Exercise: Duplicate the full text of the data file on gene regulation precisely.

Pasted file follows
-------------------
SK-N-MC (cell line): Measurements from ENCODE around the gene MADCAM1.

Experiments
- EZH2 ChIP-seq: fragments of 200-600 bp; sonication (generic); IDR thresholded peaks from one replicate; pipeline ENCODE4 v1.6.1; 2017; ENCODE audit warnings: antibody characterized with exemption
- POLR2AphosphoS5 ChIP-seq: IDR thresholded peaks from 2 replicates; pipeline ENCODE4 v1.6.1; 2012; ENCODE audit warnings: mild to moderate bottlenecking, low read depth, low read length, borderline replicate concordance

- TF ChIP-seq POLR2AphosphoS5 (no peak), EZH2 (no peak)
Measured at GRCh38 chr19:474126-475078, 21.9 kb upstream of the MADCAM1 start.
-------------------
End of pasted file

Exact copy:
SK-N-MC (cell line): Measurements from ENCODE around the gene MADCAM1.

Experiments
- EZH2 ChIP-seq: fragments of 200-600 bp; sonication (generic); IDR thresholded peaks from one replicate; pipeline ENCODE4 v1.6.1; 2017; ENCODE audit warnings: antibody characterized with exemption
- POLR2AphosphoS5 ChIP-seq: IDR thresholded peaks from 2 replicates; pipeline ENCODE4 v1.6.1; 2012; ENCODE audit warnings: mild to moderate bottlenecking, low read depth, low read length, borderline replicate concordance

- TF ChIP-seq POLR2AphosphoS5 (no peak), EZH2 (no peak)
Measured at GRCh38 chr19:474126-475078, 21.9 kb upstream of the MADCAM1 start.